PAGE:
The standard Pearson product-moment correlation was employed to examine the relationship between scores of the ARAT and the upper extremity part of the motor assessment scale
, the arm sub-score of the motricity index and the upper extremity movements of the modified motor assessment chart.
Table 5: Motor Assessment Scale
(MAS) scores on rehabilitation admission and discharge Rehabilitation Functional ability Admission Rehabilitation (Total score = 6) ([section]) Score Discharge Score Supine[R] Side lying onto 0 1 Intact Side Supine[R] Sitting Over 1 2 Side of Bed Balanced Sitting 1 4 Sitting[R] Standing 0 2 Walking 0 2 Upper Arm Function 5 5 Hand Movements 6 6 Advanced Hand 6 6 Movements TOTAL (48) 19 28 ([section]) For a full description of scoring, please refer to Wade DT (1992): Measurement in Neurological Rehabilitation.
Predictors were the Functional Independence Measure (Kidd et al 1995), Motor Assessment Scale
(Carr et al 1985), Modified Elderly Mobility Scale (Kuys and Brauer 2006), admission walking speed measured using the 10-m Walk Test (Wade et al 1987), and Timed Up and Go (Podsiadlo and Richardson 1991) measured on admission to rehabilitation.
Aamodt G, Kjendahl A and Jahnsen R (2006): Dimensionality and scalability of the Motor Assessment Scale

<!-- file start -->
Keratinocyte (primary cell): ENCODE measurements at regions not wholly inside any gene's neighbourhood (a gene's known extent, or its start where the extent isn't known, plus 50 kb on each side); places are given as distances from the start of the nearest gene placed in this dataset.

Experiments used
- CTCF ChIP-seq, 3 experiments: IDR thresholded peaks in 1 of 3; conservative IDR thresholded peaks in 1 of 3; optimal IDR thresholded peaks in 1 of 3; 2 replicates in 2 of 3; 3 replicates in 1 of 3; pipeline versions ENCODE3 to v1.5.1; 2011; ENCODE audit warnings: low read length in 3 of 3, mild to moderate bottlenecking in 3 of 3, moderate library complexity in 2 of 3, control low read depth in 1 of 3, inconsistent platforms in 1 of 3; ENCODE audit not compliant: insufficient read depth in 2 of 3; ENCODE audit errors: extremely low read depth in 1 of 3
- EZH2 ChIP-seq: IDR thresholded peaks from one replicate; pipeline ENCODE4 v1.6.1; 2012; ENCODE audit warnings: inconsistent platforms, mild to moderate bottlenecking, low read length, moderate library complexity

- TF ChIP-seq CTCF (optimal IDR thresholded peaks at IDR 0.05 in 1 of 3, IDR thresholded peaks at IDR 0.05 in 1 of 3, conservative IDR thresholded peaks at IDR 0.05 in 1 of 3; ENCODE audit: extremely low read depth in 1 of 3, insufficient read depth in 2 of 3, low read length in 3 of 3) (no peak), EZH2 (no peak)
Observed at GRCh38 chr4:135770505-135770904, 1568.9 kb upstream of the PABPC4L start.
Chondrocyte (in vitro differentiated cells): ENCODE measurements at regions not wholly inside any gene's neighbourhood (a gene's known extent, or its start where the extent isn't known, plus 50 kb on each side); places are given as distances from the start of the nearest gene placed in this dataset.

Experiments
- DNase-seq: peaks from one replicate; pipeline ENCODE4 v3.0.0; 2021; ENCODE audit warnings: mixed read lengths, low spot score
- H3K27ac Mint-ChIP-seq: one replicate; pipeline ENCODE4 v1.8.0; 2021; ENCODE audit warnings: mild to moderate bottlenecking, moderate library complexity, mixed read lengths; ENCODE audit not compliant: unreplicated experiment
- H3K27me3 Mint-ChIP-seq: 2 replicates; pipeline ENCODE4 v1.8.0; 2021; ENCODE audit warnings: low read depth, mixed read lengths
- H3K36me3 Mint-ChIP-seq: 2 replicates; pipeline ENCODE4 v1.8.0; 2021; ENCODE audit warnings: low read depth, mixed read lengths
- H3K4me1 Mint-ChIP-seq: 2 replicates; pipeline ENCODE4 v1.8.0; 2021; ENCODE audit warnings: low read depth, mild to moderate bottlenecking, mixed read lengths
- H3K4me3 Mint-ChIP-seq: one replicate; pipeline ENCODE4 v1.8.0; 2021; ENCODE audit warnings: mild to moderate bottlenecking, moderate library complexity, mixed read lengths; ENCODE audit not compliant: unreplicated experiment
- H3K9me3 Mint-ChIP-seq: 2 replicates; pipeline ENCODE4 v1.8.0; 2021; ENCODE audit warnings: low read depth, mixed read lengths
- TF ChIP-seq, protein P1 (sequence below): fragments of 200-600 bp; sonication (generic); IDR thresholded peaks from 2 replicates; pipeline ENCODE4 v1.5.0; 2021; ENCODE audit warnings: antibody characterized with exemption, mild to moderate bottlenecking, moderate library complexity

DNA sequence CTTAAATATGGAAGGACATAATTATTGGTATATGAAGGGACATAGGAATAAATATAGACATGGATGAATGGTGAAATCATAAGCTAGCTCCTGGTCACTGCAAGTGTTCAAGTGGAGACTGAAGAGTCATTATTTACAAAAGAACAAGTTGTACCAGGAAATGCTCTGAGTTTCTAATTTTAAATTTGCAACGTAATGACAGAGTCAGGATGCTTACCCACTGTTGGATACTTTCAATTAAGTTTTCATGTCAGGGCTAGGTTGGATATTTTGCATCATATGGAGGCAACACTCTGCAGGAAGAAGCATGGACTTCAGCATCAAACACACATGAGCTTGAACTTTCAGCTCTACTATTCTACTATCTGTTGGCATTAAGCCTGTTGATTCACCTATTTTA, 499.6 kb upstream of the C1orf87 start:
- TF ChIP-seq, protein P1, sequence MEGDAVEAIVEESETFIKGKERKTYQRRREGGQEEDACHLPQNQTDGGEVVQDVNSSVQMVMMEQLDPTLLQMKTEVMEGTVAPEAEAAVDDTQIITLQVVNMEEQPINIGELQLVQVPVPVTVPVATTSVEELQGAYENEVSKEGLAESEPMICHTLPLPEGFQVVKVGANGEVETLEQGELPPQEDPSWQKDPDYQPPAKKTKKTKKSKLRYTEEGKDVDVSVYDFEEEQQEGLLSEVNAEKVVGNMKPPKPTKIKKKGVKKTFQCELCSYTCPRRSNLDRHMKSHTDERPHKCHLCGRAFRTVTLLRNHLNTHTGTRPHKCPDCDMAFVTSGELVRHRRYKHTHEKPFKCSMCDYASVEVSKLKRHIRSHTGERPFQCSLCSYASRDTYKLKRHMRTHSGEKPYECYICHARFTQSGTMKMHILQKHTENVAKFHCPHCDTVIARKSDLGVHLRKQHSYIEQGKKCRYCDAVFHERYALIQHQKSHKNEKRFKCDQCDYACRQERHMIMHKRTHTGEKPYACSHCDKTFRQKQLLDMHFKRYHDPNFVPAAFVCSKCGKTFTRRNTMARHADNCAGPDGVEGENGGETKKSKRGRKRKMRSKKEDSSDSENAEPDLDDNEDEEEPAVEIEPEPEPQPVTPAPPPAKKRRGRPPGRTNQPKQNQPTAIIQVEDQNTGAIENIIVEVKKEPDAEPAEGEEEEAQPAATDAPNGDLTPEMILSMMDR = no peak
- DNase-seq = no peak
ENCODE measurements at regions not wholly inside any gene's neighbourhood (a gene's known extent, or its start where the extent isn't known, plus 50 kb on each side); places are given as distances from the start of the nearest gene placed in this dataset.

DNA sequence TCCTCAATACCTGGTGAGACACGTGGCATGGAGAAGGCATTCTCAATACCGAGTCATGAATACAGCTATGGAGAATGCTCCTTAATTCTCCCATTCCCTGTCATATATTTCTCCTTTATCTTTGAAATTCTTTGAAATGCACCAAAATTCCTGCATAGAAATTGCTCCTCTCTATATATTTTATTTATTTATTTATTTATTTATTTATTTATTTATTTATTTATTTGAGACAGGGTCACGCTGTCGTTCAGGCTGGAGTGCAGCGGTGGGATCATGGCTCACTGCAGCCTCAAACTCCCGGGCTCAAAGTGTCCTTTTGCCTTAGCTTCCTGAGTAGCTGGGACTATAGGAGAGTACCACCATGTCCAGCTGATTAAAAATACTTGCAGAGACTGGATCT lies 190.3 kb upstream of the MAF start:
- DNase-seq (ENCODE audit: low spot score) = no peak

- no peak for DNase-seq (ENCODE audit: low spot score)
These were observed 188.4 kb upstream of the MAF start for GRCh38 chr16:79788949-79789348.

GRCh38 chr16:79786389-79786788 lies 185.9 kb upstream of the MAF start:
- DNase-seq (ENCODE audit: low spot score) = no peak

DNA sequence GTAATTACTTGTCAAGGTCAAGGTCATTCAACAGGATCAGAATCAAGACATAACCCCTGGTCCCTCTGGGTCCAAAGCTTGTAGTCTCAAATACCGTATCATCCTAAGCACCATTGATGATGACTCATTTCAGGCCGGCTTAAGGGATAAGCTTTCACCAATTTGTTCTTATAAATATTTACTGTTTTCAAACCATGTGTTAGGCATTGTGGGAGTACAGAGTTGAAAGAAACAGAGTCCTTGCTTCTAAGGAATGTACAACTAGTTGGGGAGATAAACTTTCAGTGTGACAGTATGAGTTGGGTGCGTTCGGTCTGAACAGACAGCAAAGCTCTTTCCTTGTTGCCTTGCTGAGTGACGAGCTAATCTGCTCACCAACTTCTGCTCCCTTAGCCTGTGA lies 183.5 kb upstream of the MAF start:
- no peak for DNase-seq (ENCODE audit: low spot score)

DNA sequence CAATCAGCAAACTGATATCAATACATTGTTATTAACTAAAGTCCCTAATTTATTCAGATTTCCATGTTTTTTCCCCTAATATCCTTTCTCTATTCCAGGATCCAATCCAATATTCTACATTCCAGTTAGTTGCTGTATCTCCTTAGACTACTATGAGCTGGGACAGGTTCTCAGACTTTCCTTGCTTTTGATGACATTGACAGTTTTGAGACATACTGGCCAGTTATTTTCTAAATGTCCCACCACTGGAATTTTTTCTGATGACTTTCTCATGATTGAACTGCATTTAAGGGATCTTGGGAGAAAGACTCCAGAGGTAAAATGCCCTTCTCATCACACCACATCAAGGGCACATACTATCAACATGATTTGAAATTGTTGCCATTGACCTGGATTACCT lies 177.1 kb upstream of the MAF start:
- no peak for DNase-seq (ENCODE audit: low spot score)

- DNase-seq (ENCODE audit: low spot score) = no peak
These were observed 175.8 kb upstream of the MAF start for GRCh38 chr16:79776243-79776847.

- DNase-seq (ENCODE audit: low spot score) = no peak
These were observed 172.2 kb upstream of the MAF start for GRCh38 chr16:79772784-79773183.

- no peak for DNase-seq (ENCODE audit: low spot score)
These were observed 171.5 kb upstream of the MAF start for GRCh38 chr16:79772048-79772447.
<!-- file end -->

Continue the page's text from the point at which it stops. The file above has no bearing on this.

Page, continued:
Concurrent validity has been confirmed by comparison with the upper limb component of the Fugl-Meyer Assessment and the Motor Assessment Scale
(MAS) (Van der Lee et al 2001).
Item 3 (Sitting balance) of the Motor Assessment Scale
was collected as a general descriptor of the level of disability of the participants.
The Motor Assessment Scale
(MAS) was found to be the most responsive outcome measure.
The participants' degree of active shoulder control was measured using Item 6 (upper arm function) of the Motor Assessment Scale
for stroke (Carr et al 1985) since it is thought to influence the incidence of shoulder pain.
Patients admitted consecutively to a tertiary rehabilitation unit of a large metropolitan hospital in Brisbane, Australia, were eligible for inclusion if they: were admitted following their first stroke, had a primary diagnosis of stroke, were medically stable, were able to consent to participate in this study, were referred for physiotherapy, had a Motor Assessment Scale
Item 5 (walking) score of at least 3; and were able to walk on a treadmill without physical assistance.
A composite of the three upper-limb items of the Motor Assessment Scale
(Carr et al 1985, Lannin 2004) was used to score upper-limb activity between 0 points (no activity) and 18 points (best possible score/good activity).
In participants with a neurological diagnosis activity was also measured using the Motor Assessment Scale
(Carr et al 1985).